• The 63% vote by red Kansas to protect women’s right to abortions

It’s significant that a majority of Americans want these legislative solutions; and Republican politicians don’t.

Last week in Tallahassee, Patricia McGrath and Laurie Swanson (Middle Keys) met Jean Siebenaler (from the panhandle) and Dee Melvin (from the Villages) to observe the Special session of the Florida legislature. The subject of the Special Session, called by Ron DeSantis, was to take up Florida property insurance. Ostensibly the session was to address the rising costs of property insurance with the goal of taming the runaway rate increases levied by insurance companies. Exorbitant rates that are often devastating to homeowners.

We settled first in the Senate Appropriations Committee to see the bill (2D) being legislated; then moved to the House Appropriations Committee to see the bill legislated there. I expected a give and take of ideas during this part of the legislative process. Instead, I saw a bill fully constructed in some secret place and plopped onto the legislative floors. These bills came fully formed from the governor’s office it seems. The bills were not changed from the original no matter how many suggestions were made for improving the bill or improving outcomes for the homeowner.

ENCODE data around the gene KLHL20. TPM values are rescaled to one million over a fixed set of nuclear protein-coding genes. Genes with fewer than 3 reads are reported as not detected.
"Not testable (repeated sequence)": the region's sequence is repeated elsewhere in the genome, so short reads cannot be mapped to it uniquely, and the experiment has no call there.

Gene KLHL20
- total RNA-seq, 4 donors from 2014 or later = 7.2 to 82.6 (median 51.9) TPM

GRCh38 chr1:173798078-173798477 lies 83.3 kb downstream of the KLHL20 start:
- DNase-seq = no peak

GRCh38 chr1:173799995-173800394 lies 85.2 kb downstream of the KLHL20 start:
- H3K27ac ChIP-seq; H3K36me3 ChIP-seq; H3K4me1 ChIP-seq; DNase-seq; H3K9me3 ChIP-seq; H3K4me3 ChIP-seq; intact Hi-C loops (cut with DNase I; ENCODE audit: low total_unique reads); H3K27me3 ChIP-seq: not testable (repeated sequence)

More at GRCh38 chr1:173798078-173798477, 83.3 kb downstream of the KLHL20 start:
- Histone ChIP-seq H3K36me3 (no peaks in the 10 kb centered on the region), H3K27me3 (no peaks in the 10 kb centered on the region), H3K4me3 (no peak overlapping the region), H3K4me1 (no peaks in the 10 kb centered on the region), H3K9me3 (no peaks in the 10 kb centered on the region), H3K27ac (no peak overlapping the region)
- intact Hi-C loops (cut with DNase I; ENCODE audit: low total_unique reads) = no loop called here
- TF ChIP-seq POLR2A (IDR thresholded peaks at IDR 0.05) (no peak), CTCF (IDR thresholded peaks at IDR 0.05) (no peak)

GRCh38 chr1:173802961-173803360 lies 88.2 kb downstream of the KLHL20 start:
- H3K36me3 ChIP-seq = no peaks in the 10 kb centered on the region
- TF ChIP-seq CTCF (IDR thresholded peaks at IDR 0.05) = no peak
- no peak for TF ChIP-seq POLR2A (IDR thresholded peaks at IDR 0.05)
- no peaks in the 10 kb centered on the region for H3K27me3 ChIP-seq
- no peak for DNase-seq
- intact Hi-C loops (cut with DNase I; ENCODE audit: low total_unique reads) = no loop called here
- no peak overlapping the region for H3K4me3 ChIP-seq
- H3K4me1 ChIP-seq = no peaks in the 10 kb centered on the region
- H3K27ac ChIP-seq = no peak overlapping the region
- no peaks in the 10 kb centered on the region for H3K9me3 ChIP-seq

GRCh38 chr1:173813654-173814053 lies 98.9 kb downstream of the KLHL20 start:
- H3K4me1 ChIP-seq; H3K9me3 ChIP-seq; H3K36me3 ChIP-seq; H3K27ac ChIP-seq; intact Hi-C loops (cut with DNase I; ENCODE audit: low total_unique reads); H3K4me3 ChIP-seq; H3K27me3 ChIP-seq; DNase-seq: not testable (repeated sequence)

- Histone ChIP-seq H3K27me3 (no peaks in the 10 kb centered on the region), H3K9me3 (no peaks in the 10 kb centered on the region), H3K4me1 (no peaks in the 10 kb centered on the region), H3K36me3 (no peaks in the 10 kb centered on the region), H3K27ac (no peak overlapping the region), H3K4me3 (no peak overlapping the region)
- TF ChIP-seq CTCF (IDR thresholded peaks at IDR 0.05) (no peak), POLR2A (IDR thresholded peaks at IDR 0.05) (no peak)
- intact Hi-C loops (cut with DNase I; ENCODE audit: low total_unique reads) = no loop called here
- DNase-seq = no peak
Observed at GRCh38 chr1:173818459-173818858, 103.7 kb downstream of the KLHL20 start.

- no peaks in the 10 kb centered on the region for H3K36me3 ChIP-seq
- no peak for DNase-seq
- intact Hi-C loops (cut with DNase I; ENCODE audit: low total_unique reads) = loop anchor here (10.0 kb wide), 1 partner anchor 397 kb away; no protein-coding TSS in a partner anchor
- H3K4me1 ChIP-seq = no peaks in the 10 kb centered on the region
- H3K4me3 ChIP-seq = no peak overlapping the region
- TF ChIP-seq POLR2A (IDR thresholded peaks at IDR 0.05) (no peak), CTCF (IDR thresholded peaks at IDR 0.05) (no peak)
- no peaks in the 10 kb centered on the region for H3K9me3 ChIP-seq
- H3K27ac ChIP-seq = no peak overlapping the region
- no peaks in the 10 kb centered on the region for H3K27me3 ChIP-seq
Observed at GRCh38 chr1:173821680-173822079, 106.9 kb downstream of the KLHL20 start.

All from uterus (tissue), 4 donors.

Oh yes, the Democrats tried to change the bill by presenting amendments, amendments that were summarily voted down mostly with “no” voice votes. When 5 hands went up there was a compulsory recorded individual vote. At that time, the congressperson was to flick a switch on their desk to register a ‘yes’ or a ‘no’ vote. During these amendment presentations and votes many of the congress people were out of the room and so a neighboring congress person voted for the absent congress person. In other words, a quorum was not present on the floor for most of the votes on amendments and the votes were not posted by the congress persons themselves. I saw Rep. Melo (80) vote for Keys’ Rep. Mooney (120) on numerous occasions. Mooney repaid the favor by voting for Melo by activating the switch on her desk when she was absent.

Rep. Mooney casts vote for Rep. Melo while she was absent. Melo voted for Mooney on numerous occasions while Mooney was not at his desk during the vote.

I learned that DFS (Department of Financial Services) and OIR (Office of Insurance Regulators) are the two offices whose job it is to hold insurance companies to the statute. They are to collect data and watch where the money goes. The members of OIR are appointed by the governor.